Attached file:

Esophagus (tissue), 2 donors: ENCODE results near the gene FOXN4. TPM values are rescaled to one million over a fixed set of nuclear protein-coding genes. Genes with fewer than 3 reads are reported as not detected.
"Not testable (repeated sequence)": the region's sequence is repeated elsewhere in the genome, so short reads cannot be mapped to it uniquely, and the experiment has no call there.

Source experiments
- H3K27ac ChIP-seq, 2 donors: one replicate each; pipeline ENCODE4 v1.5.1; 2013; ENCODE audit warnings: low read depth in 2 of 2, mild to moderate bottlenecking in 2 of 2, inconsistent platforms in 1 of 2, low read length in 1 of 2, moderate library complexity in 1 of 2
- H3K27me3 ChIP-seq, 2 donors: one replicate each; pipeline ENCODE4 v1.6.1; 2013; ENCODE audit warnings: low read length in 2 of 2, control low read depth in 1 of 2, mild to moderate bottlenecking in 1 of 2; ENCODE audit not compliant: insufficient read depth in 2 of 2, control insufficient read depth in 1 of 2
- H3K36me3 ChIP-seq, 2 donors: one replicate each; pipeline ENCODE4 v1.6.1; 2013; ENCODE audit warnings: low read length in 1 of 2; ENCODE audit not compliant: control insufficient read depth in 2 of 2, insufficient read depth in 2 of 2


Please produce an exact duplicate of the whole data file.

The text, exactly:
Esophagus (tissue), 2 donors: ENCODE results near the gene FOXN4. TPM values are rescaled to one million over a fixed set of nuclear protein-coding genes. Genes with fewer than 3 reads are reported as not detected.
"Not testable (repeated sequence)": the region's sequence is repeated elsewhere in the genome, so short reads cannot be mapped to it uniquely, and the experiment has no call there.

Source experiments
- H3K27ac ChIP-seq, 2 donors: one replicate each; pipeline ENCODE4 v1.5.1; 2013; ENCODE audit warnings: low read depth in 2 of 2, mild to moderate bottlenecking in 2 of 2, inconsistent platforms in 1 of 2, low read length in 1 of 2, moderate library complexity in 1 of 2
- H3K27me3 ChIP-seq, 2 donors: one replicate each; pipeline ENCODE4 v1.6.1; 2013; ENCODE audit warnings: low read length in 2 of 2, control low read depth in 1 of 2, mild to moderate bottlenecking in 1 of 2; ENCODE audit not compliant: insufficient read depth in 2 of 2, control insufficient read depth in 1 of 2
- H3K36me3 ChIP-seq, 2 donors: one replicate each; pipeline ENCODE4 v1.6.1; 2013; ENCODE audit warnings: low read length in 1 of 2; ENCODE audit not compliant: control insufficient read depth in 2 of 2, insufficient read depth in 2 of 2